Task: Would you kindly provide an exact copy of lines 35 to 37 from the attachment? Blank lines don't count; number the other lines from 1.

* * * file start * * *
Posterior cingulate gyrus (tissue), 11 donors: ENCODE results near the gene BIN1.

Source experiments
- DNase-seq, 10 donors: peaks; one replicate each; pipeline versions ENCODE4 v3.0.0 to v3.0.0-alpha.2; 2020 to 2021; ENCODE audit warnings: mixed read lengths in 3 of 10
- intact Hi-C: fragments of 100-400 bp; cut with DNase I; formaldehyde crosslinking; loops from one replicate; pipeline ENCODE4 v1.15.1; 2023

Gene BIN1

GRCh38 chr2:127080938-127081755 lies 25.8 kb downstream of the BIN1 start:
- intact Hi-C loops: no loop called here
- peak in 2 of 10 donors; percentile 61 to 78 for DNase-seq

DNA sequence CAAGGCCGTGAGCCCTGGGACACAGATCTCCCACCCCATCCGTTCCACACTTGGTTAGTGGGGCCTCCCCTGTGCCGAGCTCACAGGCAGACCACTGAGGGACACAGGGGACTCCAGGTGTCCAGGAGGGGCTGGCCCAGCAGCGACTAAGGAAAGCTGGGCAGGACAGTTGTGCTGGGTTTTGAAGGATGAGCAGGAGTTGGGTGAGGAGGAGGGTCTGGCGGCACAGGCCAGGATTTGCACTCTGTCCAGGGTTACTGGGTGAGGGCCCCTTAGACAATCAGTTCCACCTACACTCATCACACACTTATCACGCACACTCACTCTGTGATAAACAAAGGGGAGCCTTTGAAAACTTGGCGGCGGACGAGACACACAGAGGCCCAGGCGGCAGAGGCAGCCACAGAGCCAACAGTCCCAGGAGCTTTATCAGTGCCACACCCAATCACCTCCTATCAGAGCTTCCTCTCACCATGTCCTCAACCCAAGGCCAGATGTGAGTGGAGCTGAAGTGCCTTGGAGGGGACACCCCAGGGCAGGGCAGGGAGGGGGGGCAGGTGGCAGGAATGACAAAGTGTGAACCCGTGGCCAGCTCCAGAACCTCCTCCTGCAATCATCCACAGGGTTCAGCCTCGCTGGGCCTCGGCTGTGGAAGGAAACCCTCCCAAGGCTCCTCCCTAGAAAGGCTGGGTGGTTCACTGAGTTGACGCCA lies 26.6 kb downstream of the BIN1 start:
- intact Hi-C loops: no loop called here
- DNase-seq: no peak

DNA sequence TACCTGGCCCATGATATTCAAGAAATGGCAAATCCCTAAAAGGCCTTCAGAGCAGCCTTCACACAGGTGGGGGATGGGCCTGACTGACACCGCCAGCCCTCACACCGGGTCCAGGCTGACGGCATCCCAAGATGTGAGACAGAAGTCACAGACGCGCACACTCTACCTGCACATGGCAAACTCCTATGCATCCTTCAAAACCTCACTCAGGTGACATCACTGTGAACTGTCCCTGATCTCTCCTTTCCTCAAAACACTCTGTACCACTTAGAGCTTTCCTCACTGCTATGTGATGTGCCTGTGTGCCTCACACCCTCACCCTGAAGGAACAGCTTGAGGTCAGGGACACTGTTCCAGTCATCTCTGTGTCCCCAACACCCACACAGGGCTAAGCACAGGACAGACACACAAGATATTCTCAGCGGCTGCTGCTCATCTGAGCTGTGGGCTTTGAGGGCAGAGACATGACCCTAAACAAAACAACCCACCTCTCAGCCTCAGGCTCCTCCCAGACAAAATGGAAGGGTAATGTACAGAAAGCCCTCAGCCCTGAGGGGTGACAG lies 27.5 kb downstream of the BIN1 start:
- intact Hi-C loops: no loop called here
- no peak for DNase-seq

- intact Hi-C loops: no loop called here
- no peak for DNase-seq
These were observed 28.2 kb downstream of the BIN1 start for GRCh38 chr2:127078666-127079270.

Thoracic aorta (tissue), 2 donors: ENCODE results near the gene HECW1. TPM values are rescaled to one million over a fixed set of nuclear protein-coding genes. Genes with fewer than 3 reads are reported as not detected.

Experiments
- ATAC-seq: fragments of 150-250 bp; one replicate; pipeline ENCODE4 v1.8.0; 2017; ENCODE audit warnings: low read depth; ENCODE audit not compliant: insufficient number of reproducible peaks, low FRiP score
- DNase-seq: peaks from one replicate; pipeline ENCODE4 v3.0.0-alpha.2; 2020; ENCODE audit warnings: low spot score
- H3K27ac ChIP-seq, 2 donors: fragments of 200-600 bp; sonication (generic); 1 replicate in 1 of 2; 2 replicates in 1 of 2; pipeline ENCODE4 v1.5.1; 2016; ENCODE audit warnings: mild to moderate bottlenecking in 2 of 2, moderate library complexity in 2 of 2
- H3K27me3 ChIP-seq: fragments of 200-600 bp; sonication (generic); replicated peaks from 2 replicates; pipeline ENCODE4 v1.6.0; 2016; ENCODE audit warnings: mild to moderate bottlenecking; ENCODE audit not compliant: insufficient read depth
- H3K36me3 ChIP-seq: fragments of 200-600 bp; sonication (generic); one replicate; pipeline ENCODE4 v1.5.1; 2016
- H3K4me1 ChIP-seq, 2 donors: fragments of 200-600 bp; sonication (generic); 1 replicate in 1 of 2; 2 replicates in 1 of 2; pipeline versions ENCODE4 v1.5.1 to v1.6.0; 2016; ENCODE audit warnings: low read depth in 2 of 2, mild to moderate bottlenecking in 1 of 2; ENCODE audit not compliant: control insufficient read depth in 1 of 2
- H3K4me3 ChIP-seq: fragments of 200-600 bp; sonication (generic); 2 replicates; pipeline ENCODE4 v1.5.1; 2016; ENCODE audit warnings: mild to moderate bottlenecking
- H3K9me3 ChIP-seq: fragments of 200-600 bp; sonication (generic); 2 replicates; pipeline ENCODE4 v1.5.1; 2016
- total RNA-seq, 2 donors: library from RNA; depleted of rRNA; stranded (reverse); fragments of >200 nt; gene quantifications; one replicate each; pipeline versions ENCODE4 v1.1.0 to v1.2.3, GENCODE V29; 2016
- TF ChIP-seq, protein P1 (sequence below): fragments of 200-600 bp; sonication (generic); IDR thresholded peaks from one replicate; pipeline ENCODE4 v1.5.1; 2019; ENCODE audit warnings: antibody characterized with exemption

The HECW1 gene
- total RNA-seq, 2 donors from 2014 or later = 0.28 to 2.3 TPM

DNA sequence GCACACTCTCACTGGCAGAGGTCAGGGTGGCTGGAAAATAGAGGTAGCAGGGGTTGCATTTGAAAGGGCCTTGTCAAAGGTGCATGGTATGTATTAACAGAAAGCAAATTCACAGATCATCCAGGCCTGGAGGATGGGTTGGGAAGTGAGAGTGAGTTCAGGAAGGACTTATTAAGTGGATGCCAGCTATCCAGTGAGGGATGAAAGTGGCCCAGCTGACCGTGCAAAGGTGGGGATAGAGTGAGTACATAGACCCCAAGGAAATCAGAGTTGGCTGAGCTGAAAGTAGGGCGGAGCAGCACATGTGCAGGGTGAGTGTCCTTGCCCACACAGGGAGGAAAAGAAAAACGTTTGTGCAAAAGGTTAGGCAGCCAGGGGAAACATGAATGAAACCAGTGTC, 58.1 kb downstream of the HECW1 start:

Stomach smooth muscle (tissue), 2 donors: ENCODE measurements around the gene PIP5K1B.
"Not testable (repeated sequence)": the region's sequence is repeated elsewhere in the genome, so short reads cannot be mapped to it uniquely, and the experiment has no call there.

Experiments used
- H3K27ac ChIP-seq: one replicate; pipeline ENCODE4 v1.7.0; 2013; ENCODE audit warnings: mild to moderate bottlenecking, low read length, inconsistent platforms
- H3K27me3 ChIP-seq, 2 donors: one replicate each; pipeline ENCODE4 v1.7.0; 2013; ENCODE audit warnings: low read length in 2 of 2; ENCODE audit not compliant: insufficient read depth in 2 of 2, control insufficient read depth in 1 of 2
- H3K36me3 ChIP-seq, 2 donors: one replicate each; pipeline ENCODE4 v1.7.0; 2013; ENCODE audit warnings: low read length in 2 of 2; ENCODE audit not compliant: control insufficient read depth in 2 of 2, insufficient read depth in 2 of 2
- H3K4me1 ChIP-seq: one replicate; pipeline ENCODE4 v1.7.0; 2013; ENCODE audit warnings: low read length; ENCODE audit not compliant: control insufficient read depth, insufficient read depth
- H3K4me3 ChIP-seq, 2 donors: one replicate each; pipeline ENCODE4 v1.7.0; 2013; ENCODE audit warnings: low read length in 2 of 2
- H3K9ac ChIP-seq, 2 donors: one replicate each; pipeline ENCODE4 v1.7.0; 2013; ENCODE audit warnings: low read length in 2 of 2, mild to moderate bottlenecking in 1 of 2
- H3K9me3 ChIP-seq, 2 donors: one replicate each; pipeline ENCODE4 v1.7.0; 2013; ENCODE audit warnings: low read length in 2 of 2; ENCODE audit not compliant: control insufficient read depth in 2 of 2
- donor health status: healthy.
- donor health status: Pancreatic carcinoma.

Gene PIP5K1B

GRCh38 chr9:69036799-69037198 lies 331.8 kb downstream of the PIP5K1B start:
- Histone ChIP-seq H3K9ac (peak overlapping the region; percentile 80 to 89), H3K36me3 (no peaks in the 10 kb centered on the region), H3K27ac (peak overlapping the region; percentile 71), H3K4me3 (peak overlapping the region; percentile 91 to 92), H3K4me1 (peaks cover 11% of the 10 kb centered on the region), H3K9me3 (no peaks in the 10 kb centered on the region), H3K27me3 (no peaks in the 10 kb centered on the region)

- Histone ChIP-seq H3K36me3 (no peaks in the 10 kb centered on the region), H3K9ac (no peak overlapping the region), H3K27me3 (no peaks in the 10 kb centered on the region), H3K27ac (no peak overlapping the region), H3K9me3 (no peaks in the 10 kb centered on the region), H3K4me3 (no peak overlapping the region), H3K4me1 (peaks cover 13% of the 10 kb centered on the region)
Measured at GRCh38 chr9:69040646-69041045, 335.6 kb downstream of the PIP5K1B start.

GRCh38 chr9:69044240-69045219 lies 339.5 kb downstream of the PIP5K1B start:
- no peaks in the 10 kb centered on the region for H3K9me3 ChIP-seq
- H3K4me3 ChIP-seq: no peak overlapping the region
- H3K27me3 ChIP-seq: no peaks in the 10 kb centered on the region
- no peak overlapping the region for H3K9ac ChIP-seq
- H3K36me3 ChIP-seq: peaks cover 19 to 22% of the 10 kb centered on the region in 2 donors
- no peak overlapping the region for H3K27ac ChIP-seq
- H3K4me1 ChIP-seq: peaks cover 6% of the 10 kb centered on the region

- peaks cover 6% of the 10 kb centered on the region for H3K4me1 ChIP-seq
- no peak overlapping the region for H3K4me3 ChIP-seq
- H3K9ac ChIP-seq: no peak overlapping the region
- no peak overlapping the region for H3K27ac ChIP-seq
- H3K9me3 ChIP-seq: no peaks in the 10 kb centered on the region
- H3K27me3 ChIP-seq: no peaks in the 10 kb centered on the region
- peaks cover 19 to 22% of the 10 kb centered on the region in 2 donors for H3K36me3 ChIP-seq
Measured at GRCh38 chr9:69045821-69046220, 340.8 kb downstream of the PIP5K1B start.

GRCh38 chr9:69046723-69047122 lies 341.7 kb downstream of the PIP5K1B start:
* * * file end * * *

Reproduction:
Experiments used
- H3K27ac ChIP-seq: one replicate; pipeline ENCODE4 v1.7.0; 2013; ENCODE audit warnings: mild to moderate bottlenecking, low read length, inconsistent platforms
- H3K27me3 ChIP-seq, 2 donors: one replicate each; pipeline ENCODE4 v1.7.0; 2013; ENCODE audit warnings: low read length in 2 of 2; ENCODE audit not compliant: insufficient read depth in 2 of 2, control insufficient read depth in 1 of 2